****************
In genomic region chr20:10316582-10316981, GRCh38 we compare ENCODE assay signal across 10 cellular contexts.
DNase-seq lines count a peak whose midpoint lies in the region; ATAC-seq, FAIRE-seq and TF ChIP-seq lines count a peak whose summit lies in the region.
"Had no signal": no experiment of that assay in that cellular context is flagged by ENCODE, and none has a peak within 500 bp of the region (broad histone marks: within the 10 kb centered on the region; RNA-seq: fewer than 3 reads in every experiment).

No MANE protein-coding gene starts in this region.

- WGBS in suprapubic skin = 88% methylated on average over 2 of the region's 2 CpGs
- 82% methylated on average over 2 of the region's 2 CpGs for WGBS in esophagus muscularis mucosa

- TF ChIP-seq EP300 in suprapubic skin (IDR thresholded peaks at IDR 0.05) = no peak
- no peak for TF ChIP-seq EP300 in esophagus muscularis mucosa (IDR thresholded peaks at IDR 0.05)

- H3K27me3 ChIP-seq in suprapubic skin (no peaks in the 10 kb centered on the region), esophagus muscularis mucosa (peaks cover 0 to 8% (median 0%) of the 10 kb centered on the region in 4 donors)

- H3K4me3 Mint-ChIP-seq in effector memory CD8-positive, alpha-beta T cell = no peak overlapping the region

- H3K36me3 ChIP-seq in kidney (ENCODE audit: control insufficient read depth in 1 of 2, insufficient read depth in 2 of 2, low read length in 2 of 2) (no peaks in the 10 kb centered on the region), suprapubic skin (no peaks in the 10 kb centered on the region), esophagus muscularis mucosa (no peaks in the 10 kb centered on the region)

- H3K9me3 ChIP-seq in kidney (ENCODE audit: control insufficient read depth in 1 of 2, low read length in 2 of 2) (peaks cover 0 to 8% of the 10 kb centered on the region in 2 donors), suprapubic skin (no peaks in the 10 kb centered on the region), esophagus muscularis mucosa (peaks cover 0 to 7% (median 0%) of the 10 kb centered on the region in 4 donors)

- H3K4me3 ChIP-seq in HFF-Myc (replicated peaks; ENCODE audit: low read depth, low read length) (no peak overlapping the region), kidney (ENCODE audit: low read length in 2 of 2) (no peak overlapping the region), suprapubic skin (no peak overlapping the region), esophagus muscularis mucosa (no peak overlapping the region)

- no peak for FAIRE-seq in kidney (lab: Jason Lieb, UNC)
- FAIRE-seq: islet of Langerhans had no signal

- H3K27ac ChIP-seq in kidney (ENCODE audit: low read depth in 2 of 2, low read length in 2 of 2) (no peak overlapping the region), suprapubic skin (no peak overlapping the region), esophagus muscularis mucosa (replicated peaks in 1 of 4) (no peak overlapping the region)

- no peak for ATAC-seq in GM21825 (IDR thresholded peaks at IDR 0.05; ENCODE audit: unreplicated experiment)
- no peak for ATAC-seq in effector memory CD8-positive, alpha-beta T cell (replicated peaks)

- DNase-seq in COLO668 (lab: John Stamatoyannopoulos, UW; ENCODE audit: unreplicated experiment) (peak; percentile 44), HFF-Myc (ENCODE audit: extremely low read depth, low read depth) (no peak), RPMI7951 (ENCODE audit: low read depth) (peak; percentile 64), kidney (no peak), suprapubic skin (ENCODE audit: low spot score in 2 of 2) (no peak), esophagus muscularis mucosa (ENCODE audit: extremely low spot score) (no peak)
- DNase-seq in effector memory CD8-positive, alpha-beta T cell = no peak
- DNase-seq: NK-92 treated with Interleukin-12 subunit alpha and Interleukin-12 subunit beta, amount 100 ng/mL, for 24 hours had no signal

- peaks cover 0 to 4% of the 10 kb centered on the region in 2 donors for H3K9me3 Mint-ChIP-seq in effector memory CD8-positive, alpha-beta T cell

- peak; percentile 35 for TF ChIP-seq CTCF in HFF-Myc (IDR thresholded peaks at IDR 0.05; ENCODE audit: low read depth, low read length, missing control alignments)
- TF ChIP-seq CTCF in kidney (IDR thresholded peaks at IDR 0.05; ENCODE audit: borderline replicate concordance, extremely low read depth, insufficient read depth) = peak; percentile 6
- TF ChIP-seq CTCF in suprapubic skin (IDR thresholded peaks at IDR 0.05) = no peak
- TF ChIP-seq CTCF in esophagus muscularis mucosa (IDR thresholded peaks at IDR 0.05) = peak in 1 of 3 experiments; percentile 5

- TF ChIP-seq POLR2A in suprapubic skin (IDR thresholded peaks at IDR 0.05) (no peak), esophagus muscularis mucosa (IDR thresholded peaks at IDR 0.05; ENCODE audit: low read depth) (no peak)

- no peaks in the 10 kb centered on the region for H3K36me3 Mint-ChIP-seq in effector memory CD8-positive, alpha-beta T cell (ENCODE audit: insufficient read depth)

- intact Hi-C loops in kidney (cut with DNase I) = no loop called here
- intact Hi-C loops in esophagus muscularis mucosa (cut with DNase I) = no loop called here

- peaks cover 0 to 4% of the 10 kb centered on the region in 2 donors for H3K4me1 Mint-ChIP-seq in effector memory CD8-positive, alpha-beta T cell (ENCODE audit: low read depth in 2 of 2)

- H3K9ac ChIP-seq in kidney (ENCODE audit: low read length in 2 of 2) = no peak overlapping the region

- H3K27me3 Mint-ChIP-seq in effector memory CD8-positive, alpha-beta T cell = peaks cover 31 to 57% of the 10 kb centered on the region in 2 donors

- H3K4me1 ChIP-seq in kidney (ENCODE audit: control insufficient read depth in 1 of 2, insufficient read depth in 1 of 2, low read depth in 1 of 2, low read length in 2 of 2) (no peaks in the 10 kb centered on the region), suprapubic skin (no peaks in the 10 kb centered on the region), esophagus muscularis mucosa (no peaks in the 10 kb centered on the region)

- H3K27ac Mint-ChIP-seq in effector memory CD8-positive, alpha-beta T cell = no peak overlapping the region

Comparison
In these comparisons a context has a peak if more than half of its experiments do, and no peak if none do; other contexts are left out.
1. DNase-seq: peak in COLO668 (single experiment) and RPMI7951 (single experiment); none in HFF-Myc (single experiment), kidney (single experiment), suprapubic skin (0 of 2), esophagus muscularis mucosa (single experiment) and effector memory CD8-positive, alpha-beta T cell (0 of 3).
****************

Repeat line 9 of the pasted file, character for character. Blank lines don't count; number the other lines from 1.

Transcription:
- H3K27me3 ChIP-seq in suprapubic skin (no peaks in the 10 kb centered on the region), esophagus muscularis mucosa (peaks cover 0 to 8% (median 0%) of the 10 kb centered on the region in 4 donors)